Friday, December 12, 2008

Plasma Screenings

I dig supernatural cinema, from NIALL MACGINNIS' sinister turn in Curse Of The Demon and DEBORAH KERR in The Innocents, to POLANSKI's Ninth Gate and The Covenant's boy-candy band. Vampire films make up a good chunk of this genre, and there've been teeth-sinkers...alongside real stinkers.

I know it's sacrilege, but campy LEE and LUGOSI scrape the bottom of my talent list, with their corny capes and unprotected crypts. Dracula's been around for hundreds of years...wise up! Blend in! Hide your coffins in 100 different places, you un-deadheads! Even Blacula leaves these two in the mummy dust.

Which is why I favor post-60s bloodsucking flicks. 1979's Dracula, with KATE NELLIGAN as Lucy and SIR LAWRENCE OLIVIER as the convincingly-accented Van Helsing, is a stellar incarnation of Stoker's classic, eerily scored by JOHN WILLIAMS. FRANK LANGELLA deftly interprets the king of the nosferatu, flawlessly elevating his mannered stage performance to the screen. Those lips, those eyes, and a voice that betrays its origin in deepest brimstone. Could have done without the bat-on-strings.

Fast-forward eight years: night-stalking meets West Hollywood. SCHUMACHER's Lost Boys put a stake in the period pieces of yore, giving a KIEFER SUTHERLAND-led pack of teen plasma pirates an 80s makeover: rock-star biker gear, product-propelled hair and a hip storyline carried by romantic leads Square Peg JAMIE GERTZ and pre-Speed 2 JASON PATRICK. I was one of the first 100 in line opening night at Orange, Connecticut's Showcase Cinemas, so I nabbed a free poster. Which I promptly framed; hangs in my hallway to this day..."Sleep all day. Party all night. Never grow old. Never die. It's fun to be a vampire."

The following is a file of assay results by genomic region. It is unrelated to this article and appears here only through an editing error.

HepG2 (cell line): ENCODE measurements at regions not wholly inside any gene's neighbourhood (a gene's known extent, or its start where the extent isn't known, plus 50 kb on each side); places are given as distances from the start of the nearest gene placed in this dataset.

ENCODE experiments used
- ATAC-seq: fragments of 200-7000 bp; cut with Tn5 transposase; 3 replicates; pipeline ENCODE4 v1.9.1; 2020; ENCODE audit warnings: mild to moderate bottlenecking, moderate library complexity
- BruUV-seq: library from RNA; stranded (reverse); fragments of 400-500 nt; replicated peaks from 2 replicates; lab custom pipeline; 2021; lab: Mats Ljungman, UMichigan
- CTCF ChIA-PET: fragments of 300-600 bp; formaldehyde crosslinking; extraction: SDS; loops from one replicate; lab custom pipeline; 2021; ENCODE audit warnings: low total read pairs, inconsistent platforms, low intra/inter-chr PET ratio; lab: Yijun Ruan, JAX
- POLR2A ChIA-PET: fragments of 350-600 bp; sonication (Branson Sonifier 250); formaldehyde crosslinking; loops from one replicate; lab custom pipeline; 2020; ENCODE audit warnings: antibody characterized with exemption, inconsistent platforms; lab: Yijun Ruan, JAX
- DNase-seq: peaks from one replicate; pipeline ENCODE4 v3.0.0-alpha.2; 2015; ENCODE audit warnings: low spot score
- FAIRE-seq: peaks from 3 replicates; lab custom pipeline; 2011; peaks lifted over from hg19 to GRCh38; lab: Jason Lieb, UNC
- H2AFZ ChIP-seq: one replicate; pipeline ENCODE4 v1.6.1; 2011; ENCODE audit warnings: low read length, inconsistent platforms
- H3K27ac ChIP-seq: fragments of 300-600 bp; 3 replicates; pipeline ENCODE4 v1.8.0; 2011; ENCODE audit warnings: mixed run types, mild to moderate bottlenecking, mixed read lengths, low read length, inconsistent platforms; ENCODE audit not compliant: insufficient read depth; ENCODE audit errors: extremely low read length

OLDMAN's 1992 Dracula sucked...WINONA, please shoplift some acting lessons. TARANTINO's 1996 From Dusk Til Dawn was enjoyable, if a little heavy on the Romero make-up. And SARAH MICHELLE GELLAR's Buffy TV series admirably carried the baton through 2003.

I'd much rather talk about this year's "Lost Boys 2: The Tribe" (trailer above). Surprisingly entertaining, the reality-show double COREYS (HAIM and FELDMAN) return for the sequel to hysterical effect. Honors the original while standing on its own merits quite nicely. The music's bleeding edge, the Ring-inspired CGI palatable, and Kiefer's half-brother, ANGUS, steps into his sibling's leather as leader-of-the-Drac-pack Shane Powers. Thirteen times better than recently-released and inexplicably-ballyhooed "Twilight," which I've already eviscerated. Can't wait for LB3.
Netflix, Inc.

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